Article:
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Australian Cattle Council : Yearbook 2008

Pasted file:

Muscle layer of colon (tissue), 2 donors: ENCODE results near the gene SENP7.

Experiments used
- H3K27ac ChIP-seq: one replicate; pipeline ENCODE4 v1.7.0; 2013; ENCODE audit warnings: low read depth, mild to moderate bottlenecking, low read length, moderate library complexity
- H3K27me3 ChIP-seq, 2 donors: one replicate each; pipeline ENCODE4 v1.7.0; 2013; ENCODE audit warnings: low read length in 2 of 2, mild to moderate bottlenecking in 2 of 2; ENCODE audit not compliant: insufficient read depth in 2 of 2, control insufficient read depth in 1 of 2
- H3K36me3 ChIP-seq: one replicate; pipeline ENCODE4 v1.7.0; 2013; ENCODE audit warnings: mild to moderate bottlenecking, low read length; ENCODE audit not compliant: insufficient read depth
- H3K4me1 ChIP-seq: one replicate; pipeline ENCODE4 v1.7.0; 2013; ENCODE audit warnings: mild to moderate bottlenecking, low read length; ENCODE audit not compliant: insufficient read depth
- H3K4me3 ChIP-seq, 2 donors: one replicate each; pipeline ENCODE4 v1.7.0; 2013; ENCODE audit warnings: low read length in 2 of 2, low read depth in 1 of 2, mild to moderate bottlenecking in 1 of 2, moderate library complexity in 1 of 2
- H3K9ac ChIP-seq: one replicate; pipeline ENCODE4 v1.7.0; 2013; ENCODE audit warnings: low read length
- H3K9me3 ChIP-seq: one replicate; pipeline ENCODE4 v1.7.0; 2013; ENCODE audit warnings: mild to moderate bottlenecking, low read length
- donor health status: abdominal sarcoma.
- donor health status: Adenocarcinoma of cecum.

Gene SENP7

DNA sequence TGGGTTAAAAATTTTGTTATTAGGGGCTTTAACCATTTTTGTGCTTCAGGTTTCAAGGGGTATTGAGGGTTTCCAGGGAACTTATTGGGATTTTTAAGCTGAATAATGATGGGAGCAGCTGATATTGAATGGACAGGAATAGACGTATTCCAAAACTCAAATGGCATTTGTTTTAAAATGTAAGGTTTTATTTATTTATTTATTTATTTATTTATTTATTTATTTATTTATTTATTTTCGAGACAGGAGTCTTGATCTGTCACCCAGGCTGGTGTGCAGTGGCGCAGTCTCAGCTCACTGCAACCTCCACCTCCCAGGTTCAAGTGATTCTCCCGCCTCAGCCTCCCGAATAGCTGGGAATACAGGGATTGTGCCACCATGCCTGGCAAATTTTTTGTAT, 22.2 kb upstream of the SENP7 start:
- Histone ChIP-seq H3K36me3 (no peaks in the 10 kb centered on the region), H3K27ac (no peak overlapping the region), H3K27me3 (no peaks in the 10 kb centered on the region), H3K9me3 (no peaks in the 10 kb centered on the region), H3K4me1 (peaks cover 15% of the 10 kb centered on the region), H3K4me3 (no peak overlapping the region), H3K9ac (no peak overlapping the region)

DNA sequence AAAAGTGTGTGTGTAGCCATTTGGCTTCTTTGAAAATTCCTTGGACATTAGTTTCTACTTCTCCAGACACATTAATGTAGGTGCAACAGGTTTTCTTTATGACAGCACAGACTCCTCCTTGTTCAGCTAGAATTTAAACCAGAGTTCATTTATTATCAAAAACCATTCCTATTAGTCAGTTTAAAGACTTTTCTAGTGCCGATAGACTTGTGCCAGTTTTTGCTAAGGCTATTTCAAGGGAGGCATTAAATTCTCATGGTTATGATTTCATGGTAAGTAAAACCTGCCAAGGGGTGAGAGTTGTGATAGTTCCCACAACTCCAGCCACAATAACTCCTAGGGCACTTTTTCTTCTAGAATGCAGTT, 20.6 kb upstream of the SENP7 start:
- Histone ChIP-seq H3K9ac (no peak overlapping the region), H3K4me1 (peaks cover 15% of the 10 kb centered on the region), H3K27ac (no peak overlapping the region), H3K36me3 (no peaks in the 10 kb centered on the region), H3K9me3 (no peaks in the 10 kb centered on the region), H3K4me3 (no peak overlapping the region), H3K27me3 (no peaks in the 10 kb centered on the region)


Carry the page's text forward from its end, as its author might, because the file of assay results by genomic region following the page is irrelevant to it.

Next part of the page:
page 20 C aTTL e COUNCIL OF a USTR a LI a Y ea RBOOK 2008 The MLa - LiveCorp Livestock export program (Lep) has continued to deliver value to members with investment in projects to improve market access, trade development and animal welfare in australia, and destination markets in South east asia and the Middle east. The Lep continues to combine the knowledge and expertise of both MLa and LiveCorp to deliver: • Improved market access • Increased demand for Australian livestock in export markets • Improved technical support • Communication activities • Increased support for the industry from key stakeholder groups • Animal welfare improvements • Increased understanding of the trade The australian livestock export industry has continued to focus on animal welfare and research & development as industry priorities. animal welfare has been embraced by the Indonesian Feedlotters’ association, apFINDO, resulting in the formation of an animal Welfare taskforce that is operated by Indonesians, with guidance from the Lep. The following projects have also been undertaken in Indonesia: • Identifying facilities where Australian cattle are being processed, with 70 abattoirs already identified and prioritised • 50 boxes installed within the past two years, with 80 boxes to be completed by the end of June 2008 • Employment of three full time locals plus one expat australian Middle eastern initiatives and improvements include: • Animal handling training • Driver training • Transport appraisal • Animal welfare improvements in feedlots and abattoirs • Nutrition management • Infrastructure development a range of markets for live breeding cattle exports are continuing to open, with LiveCorp receiving market enquiries for beef and dairy breeding cattle. Russia is a developing market for breeding cattle, with exports numbering 8,477 head in 2007. We are also continuing to receive new market enquiries for beef breeding cattle as countries seek to rebuild their beef breeding enterprises. The australian livestock export industry makes a considerable contribution to the australian economy and to regional and remote communities. In 2006, the independent Hassall Report The Live export Industry: value, Outlook & contribution to the economy found australia’s livestock export industry contributed $1.8 billion dollars to GDP annually and created around 13,000 jobs across the country. a further report in 2007, assessing the value of the Livestock export Industry to Regional australia (2007) found the trade contributes $157 million to the Northern Territory economy per year, and employs 1,821 locals. In Western Australia, the live cattle trade contributes $198 million, with $87 million generated in the northern region of the state and $111 million generated in the southern region. The combined sheep and cattle trade in Wa employs 6,835 West australians, with 1,045 employed in the north and 5,790 employed in the south. The industry contributes $96 million to the Queensland economy per year, and employs around 1,200 Queenslanders. employment figures include farming families, indigenous landowners, exporters, stockmen, road transport providers, dockside workers and others that provide services such as veterinarians and fodder suppliers. The live cattle trade from australia is as strong as it has ever been, and continues to grow. The continued support of rural and regional australia will help to ensure the sustainability of this vital trade. Live export Research and Development The live cattle trade has continued to flourish in 2007 with 23 countries taking a total of 722,542 cattle from australia, an increase of 14% on 2006 export figures. 88% of cattle exported from australia went to South east asia, with Indonesia maintaining its dominance in the market by importing 520,000 head. Lach McKinnon, Executive Director, Australian Live Exporters Council